What you can do to prevent Alzheimer’s | Lisa Genova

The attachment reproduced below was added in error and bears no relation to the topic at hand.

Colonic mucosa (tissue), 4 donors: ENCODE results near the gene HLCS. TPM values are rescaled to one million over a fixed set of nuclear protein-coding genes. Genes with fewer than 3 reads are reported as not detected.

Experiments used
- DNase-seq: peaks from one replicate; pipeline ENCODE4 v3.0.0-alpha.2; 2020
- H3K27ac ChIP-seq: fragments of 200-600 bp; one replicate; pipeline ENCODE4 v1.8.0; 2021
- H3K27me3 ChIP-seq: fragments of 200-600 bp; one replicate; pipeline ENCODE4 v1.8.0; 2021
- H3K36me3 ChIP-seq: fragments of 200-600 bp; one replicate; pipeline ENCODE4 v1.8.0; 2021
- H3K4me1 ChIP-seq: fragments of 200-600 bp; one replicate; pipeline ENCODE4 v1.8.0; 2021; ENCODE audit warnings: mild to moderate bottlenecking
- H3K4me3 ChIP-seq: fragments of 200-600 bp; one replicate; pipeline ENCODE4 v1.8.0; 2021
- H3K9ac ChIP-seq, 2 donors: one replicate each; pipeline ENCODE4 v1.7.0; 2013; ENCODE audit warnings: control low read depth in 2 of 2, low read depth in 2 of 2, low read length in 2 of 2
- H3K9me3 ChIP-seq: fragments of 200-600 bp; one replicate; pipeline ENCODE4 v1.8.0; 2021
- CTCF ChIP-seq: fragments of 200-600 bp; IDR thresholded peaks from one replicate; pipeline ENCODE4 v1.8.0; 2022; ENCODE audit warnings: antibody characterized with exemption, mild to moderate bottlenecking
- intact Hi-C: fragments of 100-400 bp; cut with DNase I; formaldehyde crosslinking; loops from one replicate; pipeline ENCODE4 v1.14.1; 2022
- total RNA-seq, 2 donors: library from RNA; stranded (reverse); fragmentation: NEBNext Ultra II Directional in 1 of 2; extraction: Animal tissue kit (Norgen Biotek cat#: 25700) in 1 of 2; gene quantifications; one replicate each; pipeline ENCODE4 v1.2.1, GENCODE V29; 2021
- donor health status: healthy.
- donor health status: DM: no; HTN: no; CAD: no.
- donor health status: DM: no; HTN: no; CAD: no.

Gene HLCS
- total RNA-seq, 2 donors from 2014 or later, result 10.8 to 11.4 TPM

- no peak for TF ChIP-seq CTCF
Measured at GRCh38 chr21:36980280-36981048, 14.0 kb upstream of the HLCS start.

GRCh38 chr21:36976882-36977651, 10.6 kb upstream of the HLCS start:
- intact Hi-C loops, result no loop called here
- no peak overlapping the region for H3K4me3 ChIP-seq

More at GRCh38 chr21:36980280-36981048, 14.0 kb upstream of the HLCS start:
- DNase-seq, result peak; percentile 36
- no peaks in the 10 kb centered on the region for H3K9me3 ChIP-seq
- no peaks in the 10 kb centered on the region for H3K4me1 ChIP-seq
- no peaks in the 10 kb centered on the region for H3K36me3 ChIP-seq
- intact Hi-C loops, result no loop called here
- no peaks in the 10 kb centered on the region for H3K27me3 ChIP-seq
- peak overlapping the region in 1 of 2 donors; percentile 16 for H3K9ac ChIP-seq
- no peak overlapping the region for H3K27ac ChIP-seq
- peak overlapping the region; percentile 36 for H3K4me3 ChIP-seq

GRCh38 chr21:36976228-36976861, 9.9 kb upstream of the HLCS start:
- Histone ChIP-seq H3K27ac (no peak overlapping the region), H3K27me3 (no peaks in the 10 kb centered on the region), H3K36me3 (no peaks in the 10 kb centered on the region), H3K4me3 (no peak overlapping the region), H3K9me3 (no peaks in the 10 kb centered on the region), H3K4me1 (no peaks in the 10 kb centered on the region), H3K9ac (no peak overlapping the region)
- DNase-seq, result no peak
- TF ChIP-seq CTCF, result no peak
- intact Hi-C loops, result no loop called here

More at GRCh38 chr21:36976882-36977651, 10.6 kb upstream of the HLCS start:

How many people here would like to liveto be at least 80 years old?Yeah. I think we all havethis hopeful expectationof living into old age. Let’s project out into the future,to your future “you’s,”and let’s imagine that we’re all 85. Now, everyone look at two people. One of you probably hasAlzheimer’s disease. Alright, alright. And maybe you’re thinking,“Well, it won’t be me. “Then, OK. You are a caregiver. So — so in some way,this terrifying diseaseis likely to affect us all. Part of the fear around Alzheimer’sstems from the sensethat there’s nothing we can do about it. Despite decades of research, we stillhave no disease-modifying treatmentand no cure. So if we’re lucky enoughto live long enough,Alzheimer’s appears to beour brain’s destiny. But maybe it doesn’t have to be. What if I told you we couldchange these statistics,literally change our brain’s destiny,without relying on a cureor advancements in medicine?Let’s begin by looking atwhat we currently understandabout the neuroscience of Alzheimer’s. Here’s a pictureof two neurons connecting. The point of connection,this space circled in red,is called the synapse. The synapse is whereneurotransmitters are released. This is where signals are transmitted,where communication happens. This is where we think,feel, see, hear, desire . . . and remember. And the synapseis where Alzheimer’s happens. Let’s zoom in on the synapseand look at a cartoon representationof what’s going on. During the businessof communicating information,in addition to releasing neurotransmitterslike glutamate into the synapse,neurons also release a small peptidecalled amyloid beta. Normally, amyloid beta is cleared awaymetabolized by microglia,the janitor cells of our brains. While the molecular causesof Alzheimer’s are still debated,most neuroscientists believethat the disease beginswhen amyloid beta begins to accumulate. Too much is released,or not enough is cleared away,and the synapse beginsto pile up with amyloid beta. And when this happens, it binds to itself,forming sticky aggregatescalled amyloid plaques. How many people hereare 40 years old or older?You’re afraid to admit it now. This initial step into the disease,this presence of amyloidplaques accumulating,can already be found in your brains. The only way we could be sure of thiswould be through a PET scan,because at this point,you are blissfully unaware. You’re not showing any impairmentsin memory, language, or cognition . . . yet. We think it takes at least 15 to 20 yearsof amyloid plaque accumulationbefore it reaches a tipping point,then triggering a molecular cascadethat causes the clinicalsymptoms of the disease. Prior to the tipping point,your lapses in memorymight include things like,”Why did I come in this room?”or “Oh . . . what’s his name?”or “Where did I put my keys?”Now, before you allstart freaking out again,because I know half of you did at leastone of those in the last 24 hours –these are all normal kinds of forgetting. In fact, I would argue that these examplesmight not even involve your memory,because you didn’t pay attentionto where you put your keysin the first place. After the tipping point,the glitches in memory,language and cognition are different. Instead of eventually findingyour keys in your coat pocketor on the table by the door,you find them in the refrigerator,or you find them and you think,”What are these for?”So what happens when amyloid plaquesaccumulate to this tipping point?Our microglia janitor cellsbecome hyper-activated,releasing chemicals that causeinflammation and cellular damage. We think they might actuallystart clearing awaythe synapses themselves. A crucial neural transport proteincalled “tau” becomes hyperphosphorylatedand twists itselfinto something called “tangles,”which choke off the neuronsfrom the inside. By mid-stage Alzheimer’s,we have massive inflammation and tanglesand all-out war at the synapseand cell death. So if you were a scientisttrying to cure this disease,at what point would you ideallywant to intervene?Many scientists are betting bigon the simplest solution:keep amyloid plaquesfrom reaching that tipping point,which means that drug discovery is largelyfocused on developing a compoundthat will prevent, eliminate, or reduceamyloid plaque accumulation. So the cure for Alzheimer’s will likely bea preventative medicine. We’re going to have to take this pillbefore we reach that tipping point,before the cascade is triggered,before we start leavingour keys in the refrigerator. We think this is why, to date,these kinds of drugs have failedin clinical trials –not because the science wasn’t sound,but because the people in these trialswere already symptomatic. It was too late. Think of amyloid plaques as a lit match. At the tipping point, the matchsets fire to the forest. Once the forest is ablaze,it doesn’t do any goodto blow out the match. You have to blow out the matchbefore the forest catches fire. Even before scientists sort this out,this information is actuallyreally good news for us,because it turns out that the way we livecan influence the accumulationof amyloid plaques. And so there are things we can doto keep us from reachingthat tipping point. Let’s picture your riskof Alzheimer’s as a see-saw scale. We’re going to pilerisk factors on one arm,and when that arm hits the floor,you are symptomaticand diagnosed with Alzheimer’s. Let’s imagine you’re 50 years old. You’re not a spring chicken anymore,so you’ve accumulatedsome amyloid plaques with age. Your scale is tipped a little bit. Now let’s look at your DNA. We’ve all inherited our genesfrom our moms and our dads. Some of these genes will increase our riskand some will decrease it. If you’re like Alice in “Still Alice,”you’ve inherited a rare genetic mutationthat cranks out amyloid beta,and this alone will tipyour scale arm to the ground. But for most of us, the genes we inheritwill only tip the arm a bit. For example, APOE4 is a gene variantthat increases amyloid,but you can inherit a copy of APOE4from mom and dadand still never get Alzheimer’s,which means that for most of us,our DNA alone does not determinewhether we get Alzheimer’s. So what does?We can’t do anything about getting olderor the genes we’ve inherited. So far, we haven’t changedour brain’s destiny. What about sleep?In slow-wave deep sleep, our glial cellsrinse cerebral spinal fluidthroughout our brains,clearing away metabolic wastethat accumulated in our synapseswhile we were awake. Deep sleep is likea power cleanse for the brain. But what happens if you shortchangeyourself on sleep?Many scientists believethat poor sleep hygiene might actuallybe a predictor of Alzheimer’s. A single night of sleep deprivationleads to an increase in amyloid beta. And amyloid accumulationhas been shown to disrupt sleep,which in turn causesmore amyloid to accumulate. And so now we havethis positive feedback loopthat’s going to acceleratethe tipping of that scale. What else?Cardiovascular health. High blood pressure, diabetes,obesity, smoking, high cholesterol,have all been shown to increase our riskof developing Alzheimer’s. Some autopsy studies have shownthat as many as 80 percentof people with Alzheimer’salso had cardiovascular disease. Aerobic exercise has been shownin many studies to decrease amyloid betain animal models of the disease. So a heart-healthyMediterranean lifestyle and dietcan help to counterthe tipping of this scale. So there are many things we can doto prevent or delaythe onset of Alzheimer’s. But let’s sayyou haven’t done any of them. Let’s say you’re 65;there’s Alzheimer’s in your family,so you’ve likely inherited a gene or twothat tips your scale arm a bit;you’ve been burning the candleat both ends for years;you love bacon;and you don’t run unlesssomeone’s chasing you. Let’s imagine that your amyloid plaqueshave reached that tipping point. Your scale arm has crashed to the floor. You’ve tripped the cascade,setting fire to the forest,causing inflammation, tangles,and cell death. You should be symptomatic for Alzheimer’s. You should be having troublefinding words and keysand remembering what I saidat the beginning of this talk. But you might not be. There’s one more thing you can doto protect yourselffrom experiencingthe symptoms of Alzheimer’s,even if you have the full-blown diseasepathology ablaze in your brain. It has to do with neural plasticityand cognitive reserve. Remember, the experienceof having Alzheimer’sis ultimately a result of losing synapses. The average brain hasover a hundred trillion synapses,which is fantastic;we’ve got a lot to work with. And this isn’t a static number. We gain and lose synapses all the time,through a processcalled neural plasticity. Every time we learn something new,we are creating and strengtheningnew neural connections,new synapses. In the Nun Study,678 nuns, all over the age of 75when the study began,were followed for more than two decades. They were regularly givenphysical checkups and cognitive tests,and when they died, their brainswere all donated for autopsy. In some of these brains, scientistsdiscovered something surprising. Despite the presence of plaquesand tangles and brain shrinkage –what appeared to beunquestionable Alzheimer’s –the nuns who had belongedto these brains showed no signsof having the diseasewhile they were alive. How can this be?We think it’s because these nunshad a high level of cognitive reserve,which is a way of saying that they hadmore functional synapses. People who have more yearsof formal education,who have a high degree of literacy,who engage regularlyin mentally stimulating activities,all have more cognitive reserve. They have an abundanceand a redundancy in neural connections. So even if they have a diseaselike Alzheimer’scompromising some of their synapses,they’ve got many extra backup connections,and this buffers them from noticingthat anything is amiss. Let’s imagine a simplified example. Let’s say you only know one thingabout a subject. Let’s say it’s about me. You know that Lisa Genovawrote “Still Alice,”and that’s the only thingyou know about me. You have that single neural connection,that one synapse. Now imagine you have Alzheimer’s. You have plaques and tanglesand inflammationand microglia devouring that synapse. Now when someone asks you,“Hey, who wrote ‘Still Alice?'”you can’t remember,because that synapseis either failing or gone. You’ve forgotten me forever. But what if you had learned more about me?Let’s say you learnedfour things about me. Now imagine you have Alzheimer’s,and three of those synapsesare damaged or destroyed. You still have a wayto detour the wreckage. You can still remember my name. So we can be resilientto the presence of Alzheimer’s pathologythrough the recruitmentof yet-undamaged pathways. And we create these pathways,this cognitive reserve,by learning new things. Ideally, we want these new thingsto be as rich in meaning as possible,recruiting sight and soundand associations and emotion. So this really doesn’t meandoing crossword puzzles. You don’t want to simply retrieveinformation you’ve already learned,because this is like travelingdown old, familiar streets,cruising neighborhoods you already know. You want to pave new neural roads. Building an Alzheimer’s-resistant brainmeans learning to speak Italian,meeting new friends,reading a book,or listening to a great TED Talk. And if, despite all of this, you aresomeday diagnosed with Alzheimer’s,there are three lessons I’ve learnedfrom my grandmotherand the dozens of people I’ve come to knowliving with this disease. Diagnosis doesn’t meanyou’re dying tomorrow. Keep living. You won’t lose your emotional memory. You’ll still be ableto understand love and joy. You might not rememberwhat I said five minutes ago,but you’ll remember how I made you feel. And you are more than whatyou can remember. Thank you.